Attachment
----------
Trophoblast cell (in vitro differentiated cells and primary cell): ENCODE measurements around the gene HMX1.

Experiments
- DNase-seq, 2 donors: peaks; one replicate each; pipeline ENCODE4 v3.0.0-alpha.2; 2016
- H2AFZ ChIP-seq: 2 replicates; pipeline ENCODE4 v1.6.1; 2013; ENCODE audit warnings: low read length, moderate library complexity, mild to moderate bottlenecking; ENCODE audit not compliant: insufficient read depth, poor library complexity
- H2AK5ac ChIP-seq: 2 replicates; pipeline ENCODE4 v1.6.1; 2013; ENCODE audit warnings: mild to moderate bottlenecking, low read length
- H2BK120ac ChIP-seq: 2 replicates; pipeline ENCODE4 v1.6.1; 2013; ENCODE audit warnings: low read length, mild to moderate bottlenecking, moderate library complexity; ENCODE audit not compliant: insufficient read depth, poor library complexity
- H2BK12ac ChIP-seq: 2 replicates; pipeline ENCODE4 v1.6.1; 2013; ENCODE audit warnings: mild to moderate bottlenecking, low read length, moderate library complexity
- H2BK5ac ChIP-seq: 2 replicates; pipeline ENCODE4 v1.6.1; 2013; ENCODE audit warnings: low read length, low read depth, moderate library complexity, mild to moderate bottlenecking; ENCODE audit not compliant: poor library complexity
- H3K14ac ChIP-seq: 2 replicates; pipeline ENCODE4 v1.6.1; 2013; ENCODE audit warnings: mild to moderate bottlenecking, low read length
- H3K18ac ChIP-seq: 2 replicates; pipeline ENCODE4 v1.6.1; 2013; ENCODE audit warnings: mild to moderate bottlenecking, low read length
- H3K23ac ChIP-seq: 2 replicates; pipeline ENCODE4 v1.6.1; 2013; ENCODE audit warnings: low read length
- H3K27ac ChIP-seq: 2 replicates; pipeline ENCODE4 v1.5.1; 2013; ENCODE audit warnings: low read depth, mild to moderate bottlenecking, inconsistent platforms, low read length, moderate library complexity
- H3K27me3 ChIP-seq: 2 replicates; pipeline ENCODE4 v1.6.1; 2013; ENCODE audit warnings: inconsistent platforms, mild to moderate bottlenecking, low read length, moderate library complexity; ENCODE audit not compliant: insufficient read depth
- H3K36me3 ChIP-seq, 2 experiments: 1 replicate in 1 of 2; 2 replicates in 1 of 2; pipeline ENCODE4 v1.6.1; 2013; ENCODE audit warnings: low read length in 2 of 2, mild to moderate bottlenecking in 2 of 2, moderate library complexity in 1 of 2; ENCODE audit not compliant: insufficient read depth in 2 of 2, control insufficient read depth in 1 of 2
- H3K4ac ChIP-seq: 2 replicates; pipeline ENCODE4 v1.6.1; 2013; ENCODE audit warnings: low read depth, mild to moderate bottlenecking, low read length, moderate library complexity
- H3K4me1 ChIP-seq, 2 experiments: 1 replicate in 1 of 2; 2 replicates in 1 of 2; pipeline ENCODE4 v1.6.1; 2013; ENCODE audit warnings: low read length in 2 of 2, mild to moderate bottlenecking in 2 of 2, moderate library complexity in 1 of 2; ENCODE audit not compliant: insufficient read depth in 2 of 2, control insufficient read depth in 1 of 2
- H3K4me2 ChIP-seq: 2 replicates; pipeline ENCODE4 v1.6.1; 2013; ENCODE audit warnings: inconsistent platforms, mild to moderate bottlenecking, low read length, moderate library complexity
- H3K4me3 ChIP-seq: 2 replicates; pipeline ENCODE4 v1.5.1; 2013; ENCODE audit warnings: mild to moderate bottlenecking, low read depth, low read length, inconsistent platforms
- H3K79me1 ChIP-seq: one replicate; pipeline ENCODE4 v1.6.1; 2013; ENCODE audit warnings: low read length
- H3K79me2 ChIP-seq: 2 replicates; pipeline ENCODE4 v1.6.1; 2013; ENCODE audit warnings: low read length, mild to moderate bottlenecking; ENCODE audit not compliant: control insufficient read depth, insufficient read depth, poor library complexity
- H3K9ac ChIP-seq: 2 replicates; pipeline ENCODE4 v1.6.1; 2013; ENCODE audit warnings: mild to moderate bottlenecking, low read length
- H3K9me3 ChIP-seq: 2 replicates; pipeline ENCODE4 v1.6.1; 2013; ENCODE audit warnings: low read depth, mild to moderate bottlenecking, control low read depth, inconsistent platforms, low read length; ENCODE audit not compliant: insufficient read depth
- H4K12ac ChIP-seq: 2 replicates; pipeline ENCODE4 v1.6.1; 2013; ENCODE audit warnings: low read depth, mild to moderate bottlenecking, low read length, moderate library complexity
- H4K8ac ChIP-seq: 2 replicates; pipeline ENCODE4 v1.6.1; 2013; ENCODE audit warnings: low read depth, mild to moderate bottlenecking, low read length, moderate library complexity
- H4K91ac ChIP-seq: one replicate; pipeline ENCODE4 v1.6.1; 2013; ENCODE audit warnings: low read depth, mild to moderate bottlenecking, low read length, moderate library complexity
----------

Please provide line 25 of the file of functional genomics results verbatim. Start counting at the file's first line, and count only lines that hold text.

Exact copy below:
- H4K91ac ChIP-seq: one replicate; pipeline ENCODE4 v1.6.1; 2013; ENCODE audit warnings: low read depth, mild to moderate bottlenecking, low read length, moderate library complexity